Clean and disinfect frequently touched surfaces at home, work or school, especially when someone is ill. Get plenty of sleep, be physically active, manage your stress, drink plenty of fluids, and eat nutritious food.

For more information visit the website or download the related CDC flyers.

Flu and You Flyer - English

Flu and You Flyer - Spanish

DSHS Immunization Branch Advisory No. 27 - CDC Recommends Two HPV Shots for Younger Adolescents

The Centers for Disease Control and Prevention’s (CDC’s) Advisory Committee on Immunization Practices (ACIP) has updated its recommendation regarding the three injection series of HPV vaccination in adolescents, beginning at age 11-12 years. CDC now routinely recommends two doses of HPV vaccine for 11 or 12 year olds to prevent HPV cancers.

Why does my child need HPV vaccine

HPV vaccine is important because it protects against cancers caused by human papillomavirus (HPV) infection. HPV is a very common virus; nearly 80 million people—about one in four—are currently infected in the United States. About 14 million people, including teens, become infected with HPV each year.

Most people with HPV never develop symptoms or health problems. Most HPV infections (9 out of 10) go away by themselves within two years. But, sometimes, HPV infections will last longer, and can cause certain cancers and other diseases. HPV infection can cause:

  • cancers of the cervix, vagina, and vulva in women;
  • cancers of the penis in men; and

  • cancers of the anus and back of the throat, including the base of the tongue and tonsils (oropharynx), in both women and men.

Every year in the United States, HPV causes 30,700 cancers in men and women. HPV vaccination can prevent most of the cancers (about 28,000) from occurring.



Measles (rubeola) is a highly contagious acute viral respiratory illness. It is characterized by a prodrome of fever (as high as 105°F) and malaise, cough, coryza, and conjunctivitis – the three “C”s, Koplik spots followed by a maculopapular rash. The rash usually appears about 14 days after a person is exposed, however, the incubation ranges from 7 – 21 days. The rash characteristically spreads from the head to the trunk to the lower extremities. Patients are considered to be contagious from 4 days before to 4 days after the rash appears. Please note that immunocompromised patients may not develop the rash. Complications can include otitis media, diarrhea, bronchitis, pneumonia, encephalitis, seizures and death.

While it is rare that vaccinated individuals develop measles, it does happen. Vaccinated individuals may have an atypical clinical presentation—typically shorter rash duration or atypical rash presentation, and possible lack of fever, cough, coryza or conjunctivitis. People at high risk for severe illness and complications from measles include: infants and children <5 years, adults aged >20 years, pregnant women, and those with compromised immune systems.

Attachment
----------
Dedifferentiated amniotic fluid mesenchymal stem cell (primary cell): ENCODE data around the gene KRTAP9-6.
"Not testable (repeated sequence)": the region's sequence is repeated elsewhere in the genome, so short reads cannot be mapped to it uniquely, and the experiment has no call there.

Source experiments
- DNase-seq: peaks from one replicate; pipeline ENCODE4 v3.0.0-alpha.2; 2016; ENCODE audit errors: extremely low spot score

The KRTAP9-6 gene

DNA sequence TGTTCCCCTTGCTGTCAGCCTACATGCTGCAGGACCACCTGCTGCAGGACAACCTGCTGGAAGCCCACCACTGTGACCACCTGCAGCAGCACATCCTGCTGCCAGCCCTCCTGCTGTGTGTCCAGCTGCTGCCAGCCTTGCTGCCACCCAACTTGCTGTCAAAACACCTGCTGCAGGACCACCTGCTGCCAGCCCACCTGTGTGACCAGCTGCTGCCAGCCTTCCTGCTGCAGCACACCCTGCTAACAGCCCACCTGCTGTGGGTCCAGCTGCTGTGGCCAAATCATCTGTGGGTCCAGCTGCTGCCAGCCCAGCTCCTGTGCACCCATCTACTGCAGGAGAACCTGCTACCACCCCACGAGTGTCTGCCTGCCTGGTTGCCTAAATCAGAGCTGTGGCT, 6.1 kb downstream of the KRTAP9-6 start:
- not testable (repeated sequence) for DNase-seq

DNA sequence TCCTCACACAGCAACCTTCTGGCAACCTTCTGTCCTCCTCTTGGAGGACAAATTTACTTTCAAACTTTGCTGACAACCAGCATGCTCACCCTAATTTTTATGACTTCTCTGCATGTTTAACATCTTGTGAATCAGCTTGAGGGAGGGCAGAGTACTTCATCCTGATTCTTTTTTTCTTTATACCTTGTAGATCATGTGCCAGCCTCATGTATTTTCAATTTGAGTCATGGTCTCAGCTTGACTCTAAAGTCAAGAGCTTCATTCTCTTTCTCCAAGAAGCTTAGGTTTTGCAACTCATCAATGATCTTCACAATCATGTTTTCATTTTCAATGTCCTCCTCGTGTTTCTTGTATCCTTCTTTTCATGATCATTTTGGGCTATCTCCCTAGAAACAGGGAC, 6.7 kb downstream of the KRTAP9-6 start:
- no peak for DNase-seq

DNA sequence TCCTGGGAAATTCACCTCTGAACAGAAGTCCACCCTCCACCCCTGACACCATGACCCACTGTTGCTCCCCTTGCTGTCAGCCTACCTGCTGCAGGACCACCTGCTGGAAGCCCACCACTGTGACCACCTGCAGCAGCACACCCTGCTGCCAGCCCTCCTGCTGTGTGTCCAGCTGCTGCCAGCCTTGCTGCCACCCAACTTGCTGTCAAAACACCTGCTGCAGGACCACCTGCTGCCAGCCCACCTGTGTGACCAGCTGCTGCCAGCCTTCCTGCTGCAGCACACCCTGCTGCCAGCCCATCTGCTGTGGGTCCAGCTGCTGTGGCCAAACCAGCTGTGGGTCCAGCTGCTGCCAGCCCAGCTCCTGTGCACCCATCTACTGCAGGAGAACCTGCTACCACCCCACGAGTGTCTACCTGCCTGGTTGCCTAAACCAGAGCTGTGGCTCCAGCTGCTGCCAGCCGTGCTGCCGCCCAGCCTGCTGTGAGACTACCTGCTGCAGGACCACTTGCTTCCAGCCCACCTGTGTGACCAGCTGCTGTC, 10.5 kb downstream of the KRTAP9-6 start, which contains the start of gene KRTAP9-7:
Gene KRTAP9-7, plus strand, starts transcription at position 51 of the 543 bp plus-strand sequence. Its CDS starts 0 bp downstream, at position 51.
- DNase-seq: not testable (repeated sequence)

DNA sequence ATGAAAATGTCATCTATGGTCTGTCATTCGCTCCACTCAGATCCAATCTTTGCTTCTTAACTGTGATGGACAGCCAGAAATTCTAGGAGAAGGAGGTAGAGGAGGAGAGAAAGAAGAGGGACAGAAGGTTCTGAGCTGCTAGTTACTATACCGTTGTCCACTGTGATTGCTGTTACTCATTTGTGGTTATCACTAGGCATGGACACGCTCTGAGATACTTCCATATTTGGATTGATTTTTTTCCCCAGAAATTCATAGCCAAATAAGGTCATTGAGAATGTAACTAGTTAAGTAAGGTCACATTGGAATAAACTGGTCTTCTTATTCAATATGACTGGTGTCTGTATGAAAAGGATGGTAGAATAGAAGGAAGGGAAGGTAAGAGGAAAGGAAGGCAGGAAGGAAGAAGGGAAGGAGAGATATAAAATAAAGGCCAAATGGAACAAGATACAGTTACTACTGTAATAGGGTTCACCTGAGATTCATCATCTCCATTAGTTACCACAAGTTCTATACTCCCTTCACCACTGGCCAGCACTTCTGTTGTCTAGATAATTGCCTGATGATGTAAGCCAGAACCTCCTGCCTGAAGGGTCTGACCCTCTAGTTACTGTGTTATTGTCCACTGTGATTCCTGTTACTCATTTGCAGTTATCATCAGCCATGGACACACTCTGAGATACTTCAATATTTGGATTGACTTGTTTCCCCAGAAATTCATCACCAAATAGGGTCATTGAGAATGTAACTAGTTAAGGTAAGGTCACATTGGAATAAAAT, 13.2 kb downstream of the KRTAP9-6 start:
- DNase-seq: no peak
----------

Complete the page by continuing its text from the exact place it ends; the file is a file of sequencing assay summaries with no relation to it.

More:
Department of State Health Services Infectious Disease Control

Fact Sheet English

Fact Sheet Spanish


Meningitis is an inflammation of the covering of the brain and spinal cord.  It can be caused by viruses, parasites, fungi, and bacteria. Viral meningitis is most common and the least serious. Meningitis caused by bacteria is the most likely form of the disease to cause serious, long-term complications. It is an uncommon disease but requires urgent treatment with antibiotics to prevent permanent damage or death.

Bacterial meningitis can be caused by multiple organisms. Two common types are Streptococcus pneumoniae, with over 80 serogroups that can cause illness, and Neisseria meningitidis, with 5 serogroups that most commonly cause meningitis.


Someone with bacterial meningitis will become very ill. The illness may develop over one or two days, but it can also rapidly progress in a matter of hours. Not everyone with meningitis will have the same symptoms.

Children (over 1 year old) and adults with meningitis may have a severe headache, high temperature, vomiting, sensitivity to bright lights, neck stiffness, and drowsiness or confusion. In both children and adults, there may be a rash of tiny, red-purple spots. These can occur anywhere on the body.

The diagnosis of bacterial meningitis is based on a combination of symptoms and laboratory results.


If it is diagnosed early and treated promptly, most people make a complete recovery. If left untreated or treatment is delayed, bacterial meningitis can be fatal, or a person may be left with permanent disability.


Bacterial meningitis cased by Streptococcus pneumoniae and Neisseria meningitidis may be prevented through vaccination.   Vaccination with available meningococcal vaccines offers longer-term protection and is routinely recommended for adolescents and others at increased risk.